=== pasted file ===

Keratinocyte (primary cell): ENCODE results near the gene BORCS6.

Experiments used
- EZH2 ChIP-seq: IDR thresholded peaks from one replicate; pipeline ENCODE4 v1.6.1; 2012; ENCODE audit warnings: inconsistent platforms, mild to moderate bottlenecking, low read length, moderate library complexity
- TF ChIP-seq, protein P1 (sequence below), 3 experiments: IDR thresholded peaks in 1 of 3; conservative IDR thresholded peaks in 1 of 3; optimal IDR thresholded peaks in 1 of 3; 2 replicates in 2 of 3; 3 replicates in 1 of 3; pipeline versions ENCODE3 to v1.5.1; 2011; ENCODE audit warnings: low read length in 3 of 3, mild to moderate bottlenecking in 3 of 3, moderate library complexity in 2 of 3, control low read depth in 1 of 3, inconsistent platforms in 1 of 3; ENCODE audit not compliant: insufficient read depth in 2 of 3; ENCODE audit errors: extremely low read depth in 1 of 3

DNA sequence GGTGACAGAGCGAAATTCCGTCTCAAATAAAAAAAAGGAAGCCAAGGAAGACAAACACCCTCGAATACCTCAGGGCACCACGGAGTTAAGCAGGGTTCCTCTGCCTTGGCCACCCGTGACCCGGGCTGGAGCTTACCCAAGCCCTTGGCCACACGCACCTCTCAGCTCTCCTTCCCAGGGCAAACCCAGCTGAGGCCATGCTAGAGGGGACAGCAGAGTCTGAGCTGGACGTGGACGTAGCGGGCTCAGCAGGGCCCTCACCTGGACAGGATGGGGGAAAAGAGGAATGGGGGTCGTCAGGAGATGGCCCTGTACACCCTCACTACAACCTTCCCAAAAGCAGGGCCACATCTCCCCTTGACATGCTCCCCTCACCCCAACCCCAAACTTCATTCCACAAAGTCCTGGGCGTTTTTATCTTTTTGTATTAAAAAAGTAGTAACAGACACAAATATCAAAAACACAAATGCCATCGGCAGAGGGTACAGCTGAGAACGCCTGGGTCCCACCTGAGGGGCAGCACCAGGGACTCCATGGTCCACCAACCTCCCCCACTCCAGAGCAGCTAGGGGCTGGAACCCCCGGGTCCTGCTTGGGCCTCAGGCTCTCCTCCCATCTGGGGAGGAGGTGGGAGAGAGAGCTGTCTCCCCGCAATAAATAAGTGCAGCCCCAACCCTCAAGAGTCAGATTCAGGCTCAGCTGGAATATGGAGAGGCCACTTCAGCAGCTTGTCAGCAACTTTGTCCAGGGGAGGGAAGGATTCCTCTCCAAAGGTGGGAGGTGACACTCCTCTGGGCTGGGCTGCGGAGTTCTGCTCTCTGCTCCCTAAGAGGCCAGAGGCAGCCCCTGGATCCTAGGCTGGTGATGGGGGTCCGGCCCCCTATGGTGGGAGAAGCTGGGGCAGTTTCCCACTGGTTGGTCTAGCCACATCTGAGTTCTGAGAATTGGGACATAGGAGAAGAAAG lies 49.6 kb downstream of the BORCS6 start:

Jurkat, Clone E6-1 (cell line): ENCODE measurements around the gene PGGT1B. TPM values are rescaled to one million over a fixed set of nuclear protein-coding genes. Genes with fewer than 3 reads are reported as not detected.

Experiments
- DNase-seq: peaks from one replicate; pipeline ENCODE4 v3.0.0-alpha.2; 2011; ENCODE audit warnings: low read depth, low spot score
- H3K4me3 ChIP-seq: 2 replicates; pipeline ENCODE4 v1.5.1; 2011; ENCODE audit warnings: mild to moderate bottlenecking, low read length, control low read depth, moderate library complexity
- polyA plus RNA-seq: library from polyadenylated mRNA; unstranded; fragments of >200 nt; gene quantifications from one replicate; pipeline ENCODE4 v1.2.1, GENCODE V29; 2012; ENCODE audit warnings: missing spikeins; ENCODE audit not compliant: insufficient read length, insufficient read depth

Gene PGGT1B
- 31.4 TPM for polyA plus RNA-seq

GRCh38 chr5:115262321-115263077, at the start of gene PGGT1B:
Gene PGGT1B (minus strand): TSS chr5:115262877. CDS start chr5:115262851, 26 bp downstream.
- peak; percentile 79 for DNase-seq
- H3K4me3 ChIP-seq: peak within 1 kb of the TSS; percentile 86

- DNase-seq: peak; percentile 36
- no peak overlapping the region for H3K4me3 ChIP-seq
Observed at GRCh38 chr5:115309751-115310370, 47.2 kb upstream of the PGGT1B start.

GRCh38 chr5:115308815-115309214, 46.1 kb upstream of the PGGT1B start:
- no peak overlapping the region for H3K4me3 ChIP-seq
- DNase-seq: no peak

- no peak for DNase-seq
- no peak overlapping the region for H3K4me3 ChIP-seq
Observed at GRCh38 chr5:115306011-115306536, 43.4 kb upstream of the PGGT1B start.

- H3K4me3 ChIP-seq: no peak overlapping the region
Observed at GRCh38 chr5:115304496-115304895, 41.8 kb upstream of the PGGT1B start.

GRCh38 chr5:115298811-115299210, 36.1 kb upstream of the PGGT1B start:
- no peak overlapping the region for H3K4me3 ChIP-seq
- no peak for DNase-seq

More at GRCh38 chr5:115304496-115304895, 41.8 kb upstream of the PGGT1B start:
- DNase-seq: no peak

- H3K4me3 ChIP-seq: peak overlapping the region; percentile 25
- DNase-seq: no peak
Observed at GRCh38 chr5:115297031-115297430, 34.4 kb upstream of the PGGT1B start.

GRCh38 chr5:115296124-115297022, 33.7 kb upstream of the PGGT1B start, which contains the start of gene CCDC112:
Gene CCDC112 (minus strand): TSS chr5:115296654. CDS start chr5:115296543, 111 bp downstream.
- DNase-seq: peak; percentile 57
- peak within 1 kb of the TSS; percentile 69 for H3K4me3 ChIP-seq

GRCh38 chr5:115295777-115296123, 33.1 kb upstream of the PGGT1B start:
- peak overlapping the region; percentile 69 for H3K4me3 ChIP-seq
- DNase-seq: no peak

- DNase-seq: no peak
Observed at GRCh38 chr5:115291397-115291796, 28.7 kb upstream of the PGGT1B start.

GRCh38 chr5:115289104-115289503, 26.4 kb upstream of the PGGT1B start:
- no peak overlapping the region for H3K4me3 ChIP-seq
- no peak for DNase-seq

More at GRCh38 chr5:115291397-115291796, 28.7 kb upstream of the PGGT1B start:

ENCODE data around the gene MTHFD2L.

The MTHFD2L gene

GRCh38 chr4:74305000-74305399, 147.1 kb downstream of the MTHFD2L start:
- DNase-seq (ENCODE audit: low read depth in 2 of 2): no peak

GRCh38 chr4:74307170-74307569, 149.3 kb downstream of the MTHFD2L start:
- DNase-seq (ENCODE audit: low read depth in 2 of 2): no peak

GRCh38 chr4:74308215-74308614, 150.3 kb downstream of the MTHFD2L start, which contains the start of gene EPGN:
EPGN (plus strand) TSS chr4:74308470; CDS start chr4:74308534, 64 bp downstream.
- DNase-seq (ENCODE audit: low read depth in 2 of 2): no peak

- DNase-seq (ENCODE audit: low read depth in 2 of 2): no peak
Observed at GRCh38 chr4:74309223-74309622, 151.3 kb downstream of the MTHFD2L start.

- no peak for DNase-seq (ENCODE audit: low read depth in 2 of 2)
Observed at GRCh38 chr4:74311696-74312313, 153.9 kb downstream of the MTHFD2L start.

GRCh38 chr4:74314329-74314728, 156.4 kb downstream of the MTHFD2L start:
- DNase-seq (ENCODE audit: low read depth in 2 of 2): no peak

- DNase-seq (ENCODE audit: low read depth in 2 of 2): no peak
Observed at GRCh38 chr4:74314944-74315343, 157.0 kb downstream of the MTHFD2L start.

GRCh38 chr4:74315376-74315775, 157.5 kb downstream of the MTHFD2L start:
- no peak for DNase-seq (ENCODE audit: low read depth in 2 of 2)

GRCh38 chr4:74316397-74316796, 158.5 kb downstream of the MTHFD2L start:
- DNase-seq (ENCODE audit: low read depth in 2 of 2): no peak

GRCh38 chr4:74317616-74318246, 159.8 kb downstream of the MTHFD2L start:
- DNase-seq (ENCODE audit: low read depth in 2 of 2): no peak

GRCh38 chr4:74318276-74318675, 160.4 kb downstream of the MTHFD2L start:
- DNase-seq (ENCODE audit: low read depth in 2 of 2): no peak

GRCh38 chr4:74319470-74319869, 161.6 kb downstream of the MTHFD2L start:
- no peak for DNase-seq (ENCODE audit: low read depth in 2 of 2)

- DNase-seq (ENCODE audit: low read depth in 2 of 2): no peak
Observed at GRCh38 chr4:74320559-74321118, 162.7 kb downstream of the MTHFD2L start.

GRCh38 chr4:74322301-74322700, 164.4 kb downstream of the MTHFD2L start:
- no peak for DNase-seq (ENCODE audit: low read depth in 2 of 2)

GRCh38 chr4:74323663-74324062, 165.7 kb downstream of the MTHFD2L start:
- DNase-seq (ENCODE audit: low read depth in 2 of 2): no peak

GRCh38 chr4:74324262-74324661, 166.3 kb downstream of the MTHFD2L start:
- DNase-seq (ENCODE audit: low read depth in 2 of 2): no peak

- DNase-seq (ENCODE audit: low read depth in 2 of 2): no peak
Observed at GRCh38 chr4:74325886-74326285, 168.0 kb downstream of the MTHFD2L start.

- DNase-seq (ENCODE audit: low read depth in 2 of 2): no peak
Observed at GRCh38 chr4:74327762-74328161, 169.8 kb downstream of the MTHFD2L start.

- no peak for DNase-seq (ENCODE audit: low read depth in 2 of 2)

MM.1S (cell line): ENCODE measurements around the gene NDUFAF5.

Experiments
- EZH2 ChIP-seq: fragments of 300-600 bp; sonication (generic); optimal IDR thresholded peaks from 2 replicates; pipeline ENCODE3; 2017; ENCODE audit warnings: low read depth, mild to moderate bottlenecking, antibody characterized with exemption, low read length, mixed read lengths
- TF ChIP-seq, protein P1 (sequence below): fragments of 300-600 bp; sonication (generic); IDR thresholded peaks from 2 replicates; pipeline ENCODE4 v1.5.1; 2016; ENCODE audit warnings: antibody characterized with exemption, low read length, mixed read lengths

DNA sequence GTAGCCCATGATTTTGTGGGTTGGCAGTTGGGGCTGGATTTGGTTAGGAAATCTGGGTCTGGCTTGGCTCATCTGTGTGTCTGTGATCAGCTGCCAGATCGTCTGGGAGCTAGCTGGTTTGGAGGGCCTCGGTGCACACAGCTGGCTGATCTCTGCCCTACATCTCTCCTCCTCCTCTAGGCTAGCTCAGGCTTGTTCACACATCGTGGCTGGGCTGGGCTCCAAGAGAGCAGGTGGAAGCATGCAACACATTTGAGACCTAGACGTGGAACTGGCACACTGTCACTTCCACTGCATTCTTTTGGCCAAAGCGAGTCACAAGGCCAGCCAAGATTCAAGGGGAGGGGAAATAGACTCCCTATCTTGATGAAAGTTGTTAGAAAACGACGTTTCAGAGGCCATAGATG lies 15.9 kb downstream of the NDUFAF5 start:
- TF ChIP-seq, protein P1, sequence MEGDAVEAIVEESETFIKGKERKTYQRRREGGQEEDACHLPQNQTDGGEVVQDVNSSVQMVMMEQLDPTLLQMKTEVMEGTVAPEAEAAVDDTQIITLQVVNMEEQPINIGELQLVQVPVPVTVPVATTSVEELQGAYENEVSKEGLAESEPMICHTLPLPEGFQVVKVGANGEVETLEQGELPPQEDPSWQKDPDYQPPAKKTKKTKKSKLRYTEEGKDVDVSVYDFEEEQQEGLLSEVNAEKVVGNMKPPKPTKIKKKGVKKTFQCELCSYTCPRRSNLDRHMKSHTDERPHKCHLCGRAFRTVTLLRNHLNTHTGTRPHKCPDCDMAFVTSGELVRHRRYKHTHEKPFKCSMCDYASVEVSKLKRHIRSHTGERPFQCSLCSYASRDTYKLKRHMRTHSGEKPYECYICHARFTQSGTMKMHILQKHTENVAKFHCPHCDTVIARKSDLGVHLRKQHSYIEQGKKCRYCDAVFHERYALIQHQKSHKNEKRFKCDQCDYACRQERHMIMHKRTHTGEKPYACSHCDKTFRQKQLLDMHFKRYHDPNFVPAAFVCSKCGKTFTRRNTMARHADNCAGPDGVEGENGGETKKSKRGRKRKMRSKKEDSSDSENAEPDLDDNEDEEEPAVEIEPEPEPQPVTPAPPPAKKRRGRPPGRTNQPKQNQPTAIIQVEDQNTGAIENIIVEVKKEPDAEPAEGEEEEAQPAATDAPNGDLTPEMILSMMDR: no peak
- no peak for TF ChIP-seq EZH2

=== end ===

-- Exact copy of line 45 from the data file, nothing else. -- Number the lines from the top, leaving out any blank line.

GRCh38 chr5:115289104-115289503, 26.4 kb upstream of the PGGT1B start: